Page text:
- Trouble latching on, or inconsistent feedings - your baby is sore and re-learning to suck; this is normal and will improve. It can result in choking on milk or spitting up due to the increased milk flow.
- More drooling and saliva.
- Sleeping more, due to medication or even because your baby is eating better and more satisfied after
Call the doctor if any of these rare occurrences happen:
- Fever higher than 101.5 F
- Uncontrolled bleeding
- Refusal to feed for more than 8 hours
Aftercare for Tongue tie frenectomy
These steps will both reduce the risk of reattachment and also improve tongue mobility:
- Regular breastfeeding - Nursing promotes healing and we encourage nursing or feeding soon after the procedure.
- Exercises - follow the instructions provided by your specialist. These will improve the tongue’s movement. The exercises should begin the evening after surgery. The next morning they should be done 3-4 times a day, or about ever 3 - 4 hours, for about five weeks. They will taper off after that time. It is extremely critical that stretching is done to prevent reattachment.
Aftercare for Lip tie frenectomy
- Stretching - The success of lip tie correction depends on proper stretching. It is important to perform quick and precise stretches, rather than a long, uncomfortable process.
- Sucking - In addition to stretching exercises, allow your baby to practice sucking on your finger. Nursing and feeding your baby will also help as you are nourishing your baby.
Laser frenectomy can range in cost between $250 and $800, with an average cost around $400 to $500. Depending on your insurance coverage, it may be approved. Our benefits coordinator has extensive experience with dealing with insurance providers and will help you review your benefits and provide necessary documentation to submit to your provider if necessary.
Tongue tie surgery cost
The cost for tongue tie correction will depend on factors such as where you live, the severity of the case, and the expertise of the specialist. The cost ranges between $250 and $1200 and you can expect to pay about $400 to $600 on average, of which some or all of it can be covered by insurance.
Lip tie surgery cost
The cost for lip tie correction ranges between $250 to $1200 and will depend on factors such as where you live, the severity of the case, and the expertise of the specialist. The average cost is usually between $400 to $600, of which some or all of it can be covered by insurance.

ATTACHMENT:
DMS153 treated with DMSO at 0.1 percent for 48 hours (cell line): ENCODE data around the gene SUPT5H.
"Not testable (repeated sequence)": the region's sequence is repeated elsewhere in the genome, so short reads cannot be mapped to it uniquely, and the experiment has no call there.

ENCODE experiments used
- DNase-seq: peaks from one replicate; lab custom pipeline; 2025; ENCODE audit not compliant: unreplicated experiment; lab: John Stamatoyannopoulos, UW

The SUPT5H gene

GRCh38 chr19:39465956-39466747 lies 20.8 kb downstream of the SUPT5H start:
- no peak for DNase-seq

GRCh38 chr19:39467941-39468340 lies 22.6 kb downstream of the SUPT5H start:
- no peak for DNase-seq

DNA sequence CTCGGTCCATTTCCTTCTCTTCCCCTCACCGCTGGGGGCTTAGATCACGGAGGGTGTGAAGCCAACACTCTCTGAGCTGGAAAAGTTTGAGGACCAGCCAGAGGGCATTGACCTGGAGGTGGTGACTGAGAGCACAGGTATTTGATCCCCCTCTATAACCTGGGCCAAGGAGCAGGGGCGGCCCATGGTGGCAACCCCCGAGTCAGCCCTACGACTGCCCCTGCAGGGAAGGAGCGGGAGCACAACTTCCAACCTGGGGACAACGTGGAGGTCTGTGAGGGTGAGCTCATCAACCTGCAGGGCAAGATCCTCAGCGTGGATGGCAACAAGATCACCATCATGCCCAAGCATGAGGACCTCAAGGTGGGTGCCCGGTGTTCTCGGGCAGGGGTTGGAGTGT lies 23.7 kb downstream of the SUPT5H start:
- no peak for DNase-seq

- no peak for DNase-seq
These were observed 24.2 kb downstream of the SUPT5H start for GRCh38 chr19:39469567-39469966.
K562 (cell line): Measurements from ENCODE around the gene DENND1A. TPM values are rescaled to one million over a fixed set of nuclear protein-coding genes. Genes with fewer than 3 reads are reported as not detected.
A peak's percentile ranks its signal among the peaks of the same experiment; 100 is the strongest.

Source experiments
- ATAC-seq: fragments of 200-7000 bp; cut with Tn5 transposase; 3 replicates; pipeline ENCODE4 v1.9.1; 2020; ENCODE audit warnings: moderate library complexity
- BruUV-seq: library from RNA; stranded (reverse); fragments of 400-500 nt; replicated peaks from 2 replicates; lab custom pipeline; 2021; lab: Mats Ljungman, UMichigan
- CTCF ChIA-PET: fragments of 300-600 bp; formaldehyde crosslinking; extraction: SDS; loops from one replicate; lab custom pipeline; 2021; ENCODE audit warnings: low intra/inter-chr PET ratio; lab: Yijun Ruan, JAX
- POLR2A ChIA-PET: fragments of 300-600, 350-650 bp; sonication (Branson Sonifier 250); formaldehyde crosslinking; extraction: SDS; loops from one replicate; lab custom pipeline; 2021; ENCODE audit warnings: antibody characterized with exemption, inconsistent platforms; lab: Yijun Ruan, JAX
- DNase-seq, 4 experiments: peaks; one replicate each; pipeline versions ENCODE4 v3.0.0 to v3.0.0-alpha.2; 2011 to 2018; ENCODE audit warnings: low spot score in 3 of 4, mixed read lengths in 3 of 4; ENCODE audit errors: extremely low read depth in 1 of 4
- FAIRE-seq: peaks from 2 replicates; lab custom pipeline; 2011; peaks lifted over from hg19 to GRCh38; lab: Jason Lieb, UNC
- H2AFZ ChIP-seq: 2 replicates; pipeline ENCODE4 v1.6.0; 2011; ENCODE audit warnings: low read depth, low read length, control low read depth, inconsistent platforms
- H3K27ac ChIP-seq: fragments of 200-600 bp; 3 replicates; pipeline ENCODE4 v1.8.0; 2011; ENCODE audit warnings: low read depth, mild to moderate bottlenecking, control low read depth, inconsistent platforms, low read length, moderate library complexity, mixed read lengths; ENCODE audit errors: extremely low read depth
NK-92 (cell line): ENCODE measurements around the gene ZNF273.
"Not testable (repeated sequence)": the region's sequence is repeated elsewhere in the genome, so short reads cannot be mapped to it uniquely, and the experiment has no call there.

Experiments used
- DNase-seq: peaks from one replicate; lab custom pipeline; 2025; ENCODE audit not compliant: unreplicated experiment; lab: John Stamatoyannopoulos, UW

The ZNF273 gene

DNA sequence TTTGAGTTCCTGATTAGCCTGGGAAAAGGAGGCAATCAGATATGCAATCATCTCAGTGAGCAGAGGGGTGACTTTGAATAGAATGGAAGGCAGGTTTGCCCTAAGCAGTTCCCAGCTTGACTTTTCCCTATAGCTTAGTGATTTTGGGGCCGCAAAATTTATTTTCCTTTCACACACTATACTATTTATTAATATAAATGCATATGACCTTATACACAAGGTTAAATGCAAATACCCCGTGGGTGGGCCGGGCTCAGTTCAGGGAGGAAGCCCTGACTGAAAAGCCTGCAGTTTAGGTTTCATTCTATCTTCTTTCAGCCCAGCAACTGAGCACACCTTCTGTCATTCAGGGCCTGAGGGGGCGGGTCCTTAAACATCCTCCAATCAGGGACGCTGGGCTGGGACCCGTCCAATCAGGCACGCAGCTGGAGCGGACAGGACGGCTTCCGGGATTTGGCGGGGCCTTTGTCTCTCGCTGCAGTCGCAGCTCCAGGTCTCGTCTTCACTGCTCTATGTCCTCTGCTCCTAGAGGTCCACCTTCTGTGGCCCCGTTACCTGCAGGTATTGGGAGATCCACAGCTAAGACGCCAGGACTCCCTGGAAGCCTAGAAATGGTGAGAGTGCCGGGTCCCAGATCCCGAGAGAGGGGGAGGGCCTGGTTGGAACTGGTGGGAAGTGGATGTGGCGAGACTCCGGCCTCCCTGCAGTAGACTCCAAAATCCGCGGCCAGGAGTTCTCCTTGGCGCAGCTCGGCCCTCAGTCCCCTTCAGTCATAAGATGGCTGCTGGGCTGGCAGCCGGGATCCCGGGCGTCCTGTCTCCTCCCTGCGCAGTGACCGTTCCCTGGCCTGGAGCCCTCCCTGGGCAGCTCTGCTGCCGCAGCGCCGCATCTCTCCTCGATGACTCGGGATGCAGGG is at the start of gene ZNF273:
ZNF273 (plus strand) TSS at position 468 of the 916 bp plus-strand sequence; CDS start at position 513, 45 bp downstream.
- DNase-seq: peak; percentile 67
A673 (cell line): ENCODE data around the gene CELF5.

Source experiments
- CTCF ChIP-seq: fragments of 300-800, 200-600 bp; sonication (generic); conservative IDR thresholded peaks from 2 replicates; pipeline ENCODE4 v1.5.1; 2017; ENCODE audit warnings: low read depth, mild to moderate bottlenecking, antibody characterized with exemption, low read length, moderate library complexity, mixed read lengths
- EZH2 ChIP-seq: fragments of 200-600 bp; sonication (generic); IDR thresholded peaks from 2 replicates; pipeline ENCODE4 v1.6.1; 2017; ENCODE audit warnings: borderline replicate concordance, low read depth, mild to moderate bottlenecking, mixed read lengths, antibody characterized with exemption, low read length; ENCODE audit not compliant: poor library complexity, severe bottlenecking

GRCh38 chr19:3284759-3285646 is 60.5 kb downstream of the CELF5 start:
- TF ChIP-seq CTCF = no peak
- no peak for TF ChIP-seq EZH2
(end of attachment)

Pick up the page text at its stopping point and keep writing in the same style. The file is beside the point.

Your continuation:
Frenectomy: Lakewood, CO - Hardy Pediatric Dentistry & Orthodontics
Our pediatric dentist, Dr. Nam Hardy, uses a state-of-the-art laser to remove the tissue safely and quickly and is certified by The Academy of Laser Dentistry to perform frenectomies. If you want to know more about laser dentistry for tongue and lip tie treatment, Call us our Lakewood office today.
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FAQ for Frenectomy
Is a Frenectomy painful for babies?
The frenulum is a thin membrane with very few nerves, thus the procedure causes very little pain. It requires no anesthesia and takes only seconds to perform. The procedure has been traditionally done with surgical scissors but now can be done with a dental laser. A laser frenectomy minimizes any blood loss and the risk of infection. Pediatric Dental Office
What is a good age to get a Frenectomy done?
A frenectomy can be done for children, and even adults, at any age. For an infant with a tongue tie, it can be done as early as just a couple of weeks to help problems with breastfeeding or bottlefeeding. Meet our Dr. Nam
How long does it take to recover from Frenectomy?
With laser frenectomy, the infant is typically able to feed immediately after, with improved latching. It is typical to experience mild discomfort and minimal swelling within the first 24 hours. There may be some minimal bleeding at the wound. For the next four weeks, stretching exercises should be performed to prevent reattachment. Our Office
How do you stop bleeding after Frenectomy?
With a laser frenectomy, the procedure is often bloodless as the laser also cauterizes the wound during the procedure. A small amount of spotting is typical afterwards but generally there is no bleeding.
Do Tongue Tied affect speech?
A tongue tie doesn’t cause a speech delay or prohibit speaking, but it can sometimes cause problems with pronunciation or articulation due to the limitation of the tongue’s movement..
How long does a lip tie take to heal?
Although most infants experience minor discomfort or fussiness after a laser lip tie correction and can usually nurse immediately, full healing can take a couple of weeks. Within 24 to 48 hours, a grayish-white patch will form in the incision area. It will heal and return to a normal appearance in about two weeks. Stretching exercises will need to be done during this time to prevent reattachment.
How long does a tongue tie cut take to heal?
Although most infants can usually nurse or feed immediately after a laser tongue tie correction, full healing can take an additional 2 to 4 weeks. Within 24 to 48 hours, a grayish-white patch will form in the incision area. It will heal and return to a normal appearance in about two weeks. Stretching exercises will need to be done during this time to prevent reattachment.
How common is it for tongue tie to reattach?
The mouth heals very quickly so it is critical to follow aftercare instructions, especially the exercises that have been provided. If done properly, it is not common for reattachment.
Is a Frenectomy covered by insurance?
Infant frenectomy can usually be covered as medically necessary to address ankyloglossia. As this condition can cause many problems for children it can be addressed by most dental and medical insurances.
Frenectomy Near Me
Picking a dentist convenient to where you live or work or go to school is essential when you are trying to save time and money. There will be a few treatment or follow up appointments in addition to routine visits later. Having your dental office nearby in Lakewood, CO will make things easier. Look for a specialist with excellent reviews for Frenectomy or tongue tie and lip tie correction and one you feel comfortable with.